Saturday, September 06, 2008


My daughter and I spent yesterday afternoon in Sterling Heights, Michigan where John McCain and Sarah Palin stopped to rally voters. Freedom Hall, an outdoor amphitheater was more than packed, and the crowd was completely wild for Sarah Palin. This was the event that my 15 year old daughter wanted to go to. Except for the painfully loud rock music they played while we waited for the Presidential and Vice Presidential nominees to arrive, it was pretty inspiring. Several veterans who were POWs along with McCain got up to tell their story; as did a Detroit businesswoman who had been a Democrat all her life, but planned to vote for McCain.

The enthusiasm was very contagious, and the crowd got to hear reprises of portions of both candidates convention speeches. Palin was surprisingly charismatic. I mean you got that impression watching on TV, but in person you can see that her impact is at least doubled. She was presented with a Redwing jersey (see picture below).

My daughter and I were in the 8th row of this sea of humanity, so we were very close to the action. I came to see Palin, but I was also very very impressed with the realness of John McCain, who seems the unlikeliest person in the world to be a star and the recipient of so much adulation from so many people. I have to say that he seems a bit dazed by it all, too.

Participating in an event like this makes me realize how easy it is for these candidates to fall into the narcissistic trap that characterizes not only real rock stars and Hollywood types, but also most of our puffed-up politicians who--after being worshipped uncritically from afar and surrounding themselves with worshipful, glassy-eyed followers--begin to think of themselves as saviors and deities or some such nonsense.

The overweening ego that fancies itself a Messiah of some sort or another in such circumstances seems to be the rule, with very few exceptions. So far, neither McCain nor Palin come across that way. And I think their celebrity--especially Palin's recent rise in the public consciousness--is born of the fact that they come across as very human. I don't think that impression is calculated or cynical on their part.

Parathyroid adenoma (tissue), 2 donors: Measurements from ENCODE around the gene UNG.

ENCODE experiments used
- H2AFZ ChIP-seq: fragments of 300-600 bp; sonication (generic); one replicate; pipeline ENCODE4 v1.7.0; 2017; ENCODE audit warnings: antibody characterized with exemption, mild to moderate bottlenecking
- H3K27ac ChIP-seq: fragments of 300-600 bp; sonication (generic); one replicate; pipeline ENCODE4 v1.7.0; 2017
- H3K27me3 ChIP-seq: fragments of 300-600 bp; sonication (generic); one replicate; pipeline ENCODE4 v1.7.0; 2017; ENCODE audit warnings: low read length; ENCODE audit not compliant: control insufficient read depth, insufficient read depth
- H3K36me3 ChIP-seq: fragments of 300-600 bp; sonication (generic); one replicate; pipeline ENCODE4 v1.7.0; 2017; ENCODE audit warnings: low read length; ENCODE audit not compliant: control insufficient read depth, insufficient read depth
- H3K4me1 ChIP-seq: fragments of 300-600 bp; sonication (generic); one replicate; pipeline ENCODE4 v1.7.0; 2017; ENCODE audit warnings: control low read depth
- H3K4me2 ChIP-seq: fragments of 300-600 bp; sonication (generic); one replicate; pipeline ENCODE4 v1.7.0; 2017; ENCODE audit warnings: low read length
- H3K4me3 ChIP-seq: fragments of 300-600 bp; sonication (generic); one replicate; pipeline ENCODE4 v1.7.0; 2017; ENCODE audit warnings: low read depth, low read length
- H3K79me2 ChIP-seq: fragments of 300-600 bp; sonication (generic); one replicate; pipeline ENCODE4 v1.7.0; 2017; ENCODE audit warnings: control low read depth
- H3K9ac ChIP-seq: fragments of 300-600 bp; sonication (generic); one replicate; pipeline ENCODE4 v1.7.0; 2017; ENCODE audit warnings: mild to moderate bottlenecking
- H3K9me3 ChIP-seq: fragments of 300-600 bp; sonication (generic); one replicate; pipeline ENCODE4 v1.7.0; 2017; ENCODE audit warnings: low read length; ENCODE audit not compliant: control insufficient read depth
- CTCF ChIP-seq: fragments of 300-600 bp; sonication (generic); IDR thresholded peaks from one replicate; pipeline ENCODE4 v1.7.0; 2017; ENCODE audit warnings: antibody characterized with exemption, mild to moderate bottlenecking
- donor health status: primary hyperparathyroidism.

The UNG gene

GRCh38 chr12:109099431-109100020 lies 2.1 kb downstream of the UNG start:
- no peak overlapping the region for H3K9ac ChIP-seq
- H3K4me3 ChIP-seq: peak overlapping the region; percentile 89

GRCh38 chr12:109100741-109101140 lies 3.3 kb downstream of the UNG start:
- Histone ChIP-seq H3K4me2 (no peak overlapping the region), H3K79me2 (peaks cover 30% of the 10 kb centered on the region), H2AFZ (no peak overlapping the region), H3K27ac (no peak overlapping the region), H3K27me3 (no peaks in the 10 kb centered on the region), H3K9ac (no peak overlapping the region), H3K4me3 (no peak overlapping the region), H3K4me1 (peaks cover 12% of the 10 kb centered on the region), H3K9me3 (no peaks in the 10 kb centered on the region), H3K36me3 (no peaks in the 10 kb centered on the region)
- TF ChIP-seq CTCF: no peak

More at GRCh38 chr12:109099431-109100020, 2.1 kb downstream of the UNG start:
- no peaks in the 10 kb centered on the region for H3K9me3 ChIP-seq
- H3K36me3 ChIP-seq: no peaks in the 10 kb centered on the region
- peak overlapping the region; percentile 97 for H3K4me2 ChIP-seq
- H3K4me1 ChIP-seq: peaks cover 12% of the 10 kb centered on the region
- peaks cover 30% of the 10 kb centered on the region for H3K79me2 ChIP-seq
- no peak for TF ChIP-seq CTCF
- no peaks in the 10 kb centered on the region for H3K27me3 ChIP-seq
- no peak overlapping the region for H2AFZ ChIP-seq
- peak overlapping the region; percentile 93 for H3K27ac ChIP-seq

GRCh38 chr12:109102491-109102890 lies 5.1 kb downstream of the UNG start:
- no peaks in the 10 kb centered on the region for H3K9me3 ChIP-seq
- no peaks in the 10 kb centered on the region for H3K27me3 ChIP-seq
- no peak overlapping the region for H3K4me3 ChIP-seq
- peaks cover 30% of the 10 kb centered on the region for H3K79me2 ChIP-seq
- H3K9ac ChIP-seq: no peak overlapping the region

They are what they are, and are proud of it. A bit awkward; a bit less polished then you might expect; they both share the type of inner confidence born of knowing who they are and what they stand for. They both share the characteristic attitude of people who don't just say what they intend to do--they actually do what they say. This trait comes from some inner integrity that ties words to actions. It is a trait you can see in all men and women of action. In fact, their words are generally far less impressive than their deeds.

As a psychiatrist, I am always wary of those (particularly politicians) who glibly talk and talk and talk, always promising you the moon. Talking is no real risk for these walking narcissists. Doing what they promise is what is hard, because their promises are not based in reality to begin with; and they often ignore the less immediate consequences of their pandering to one group or another. The primary goal of such persons is merely to increase their adulation quotient--i.e., to feed on the adoration and worship of those to whom they make promises. Some of them actually believe they can do the things they say. Some could care less. They live for the kind of excessive self validation they crave, because without it they are nothings, zeroes.

To some extent, all politicians are guilty of this sort of behavior and we the public can easily get sucked into the lovely fantasy world where their very large ego resides. Healthy narcissim means you don't automatically believe your own press and are conscious of your own imperfections.

Having seen both of them in person, I am satisfied that John McCain and Sarah Palin live in the real world. I hope they will stay firmly entrenched in that world.

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